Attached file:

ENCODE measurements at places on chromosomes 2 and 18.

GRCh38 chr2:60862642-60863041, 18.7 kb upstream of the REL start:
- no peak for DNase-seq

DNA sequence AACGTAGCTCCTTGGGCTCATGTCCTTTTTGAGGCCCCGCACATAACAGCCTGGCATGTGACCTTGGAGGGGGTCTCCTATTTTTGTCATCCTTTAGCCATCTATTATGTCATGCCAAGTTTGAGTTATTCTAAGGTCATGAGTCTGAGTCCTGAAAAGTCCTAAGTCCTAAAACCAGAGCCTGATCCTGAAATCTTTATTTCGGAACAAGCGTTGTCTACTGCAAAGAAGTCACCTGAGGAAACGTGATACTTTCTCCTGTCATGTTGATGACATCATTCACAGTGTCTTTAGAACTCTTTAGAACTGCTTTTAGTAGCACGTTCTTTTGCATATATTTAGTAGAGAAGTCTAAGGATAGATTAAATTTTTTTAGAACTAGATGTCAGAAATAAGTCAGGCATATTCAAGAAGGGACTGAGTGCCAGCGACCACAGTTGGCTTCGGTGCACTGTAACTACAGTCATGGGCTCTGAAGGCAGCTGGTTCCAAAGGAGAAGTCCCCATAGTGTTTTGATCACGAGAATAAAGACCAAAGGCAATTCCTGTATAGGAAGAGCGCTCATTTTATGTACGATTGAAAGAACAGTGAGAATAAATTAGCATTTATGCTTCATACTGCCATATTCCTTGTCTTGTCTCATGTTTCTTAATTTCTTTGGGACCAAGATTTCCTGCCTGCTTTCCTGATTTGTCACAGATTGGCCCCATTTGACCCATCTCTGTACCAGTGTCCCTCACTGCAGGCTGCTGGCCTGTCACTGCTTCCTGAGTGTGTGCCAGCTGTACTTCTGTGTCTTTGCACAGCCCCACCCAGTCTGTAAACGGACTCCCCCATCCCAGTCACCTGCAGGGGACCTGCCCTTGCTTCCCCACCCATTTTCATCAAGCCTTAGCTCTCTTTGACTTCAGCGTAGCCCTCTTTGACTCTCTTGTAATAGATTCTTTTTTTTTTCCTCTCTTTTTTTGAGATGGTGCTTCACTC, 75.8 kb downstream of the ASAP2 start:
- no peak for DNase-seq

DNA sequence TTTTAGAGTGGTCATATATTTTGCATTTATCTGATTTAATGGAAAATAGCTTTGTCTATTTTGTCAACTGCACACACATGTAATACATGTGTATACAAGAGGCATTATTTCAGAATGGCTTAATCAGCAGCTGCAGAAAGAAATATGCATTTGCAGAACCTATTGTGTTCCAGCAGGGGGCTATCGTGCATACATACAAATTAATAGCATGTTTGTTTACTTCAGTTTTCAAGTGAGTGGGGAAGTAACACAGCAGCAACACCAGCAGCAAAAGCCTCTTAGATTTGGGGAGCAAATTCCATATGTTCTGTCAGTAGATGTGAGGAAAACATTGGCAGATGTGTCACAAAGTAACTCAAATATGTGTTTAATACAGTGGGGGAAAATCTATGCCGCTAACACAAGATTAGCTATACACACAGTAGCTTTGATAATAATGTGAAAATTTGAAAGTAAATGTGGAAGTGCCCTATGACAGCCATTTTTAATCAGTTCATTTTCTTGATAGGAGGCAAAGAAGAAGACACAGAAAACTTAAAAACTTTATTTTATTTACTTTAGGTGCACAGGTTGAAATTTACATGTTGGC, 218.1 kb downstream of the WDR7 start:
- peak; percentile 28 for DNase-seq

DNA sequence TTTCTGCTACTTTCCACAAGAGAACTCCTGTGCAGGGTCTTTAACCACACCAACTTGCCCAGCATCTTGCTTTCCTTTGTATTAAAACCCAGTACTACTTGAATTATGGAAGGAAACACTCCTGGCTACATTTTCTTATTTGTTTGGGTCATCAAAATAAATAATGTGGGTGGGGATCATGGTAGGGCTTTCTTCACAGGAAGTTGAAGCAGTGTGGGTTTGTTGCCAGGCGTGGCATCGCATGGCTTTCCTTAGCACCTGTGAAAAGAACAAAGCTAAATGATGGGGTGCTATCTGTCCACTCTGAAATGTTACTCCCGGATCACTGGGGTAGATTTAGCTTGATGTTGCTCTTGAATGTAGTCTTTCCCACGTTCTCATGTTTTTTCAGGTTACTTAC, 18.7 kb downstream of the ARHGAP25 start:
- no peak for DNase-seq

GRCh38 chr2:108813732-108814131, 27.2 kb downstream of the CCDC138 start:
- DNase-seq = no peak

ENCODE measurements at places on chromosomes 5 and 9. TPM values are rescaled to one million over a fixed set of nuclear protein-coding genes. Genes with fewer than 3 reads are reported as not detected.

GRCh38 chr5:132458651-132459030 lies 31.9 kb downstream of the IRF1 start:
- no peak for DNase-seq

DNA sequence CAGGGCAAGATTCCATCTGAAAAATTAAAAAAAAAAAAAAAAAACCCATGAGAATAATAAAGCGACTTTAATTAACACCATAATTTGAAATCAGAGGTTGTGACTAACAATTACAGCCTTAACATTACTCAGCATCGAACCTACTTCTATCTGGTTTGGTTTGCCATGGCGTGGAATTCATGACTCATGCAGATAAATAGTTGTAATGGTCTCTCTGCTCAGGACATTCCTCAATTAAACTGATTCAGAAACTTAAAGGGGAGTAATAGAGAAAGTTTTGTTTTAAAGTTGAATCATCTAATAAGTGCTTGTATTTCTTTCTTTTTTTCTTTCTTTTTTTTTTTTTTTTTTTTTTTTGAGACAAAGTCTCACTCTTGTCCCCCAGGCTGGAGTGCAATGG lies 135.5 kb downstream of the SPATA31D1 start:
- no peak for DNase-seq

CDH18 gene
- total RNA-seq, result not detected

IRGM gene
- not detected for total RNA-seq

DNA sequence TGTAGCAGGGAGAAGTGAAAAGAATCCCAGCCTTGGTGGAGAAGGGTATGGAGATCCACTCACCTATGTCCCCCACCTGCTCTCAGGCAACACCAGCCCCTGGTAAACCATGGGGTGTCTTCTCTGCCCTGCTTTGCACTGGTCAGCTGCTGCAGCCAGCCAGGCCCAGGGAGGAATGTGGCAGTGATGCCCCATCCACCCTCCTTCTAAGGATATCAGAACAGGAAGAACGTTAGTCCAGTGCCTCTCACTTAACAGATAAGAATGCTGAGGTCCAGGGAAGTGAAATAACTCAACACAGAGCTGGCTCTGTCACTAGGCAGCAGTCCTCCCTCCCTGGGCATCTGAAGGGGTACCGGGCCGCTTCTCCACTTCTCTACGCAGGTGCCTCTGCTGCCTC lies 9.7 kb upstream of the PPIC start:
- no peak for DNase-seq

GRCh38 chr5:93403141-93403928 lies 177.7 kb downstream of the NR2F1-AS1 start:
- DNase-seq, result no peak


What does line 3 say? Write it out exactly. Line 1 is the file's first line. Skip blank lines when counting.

- no peak for DNase-seq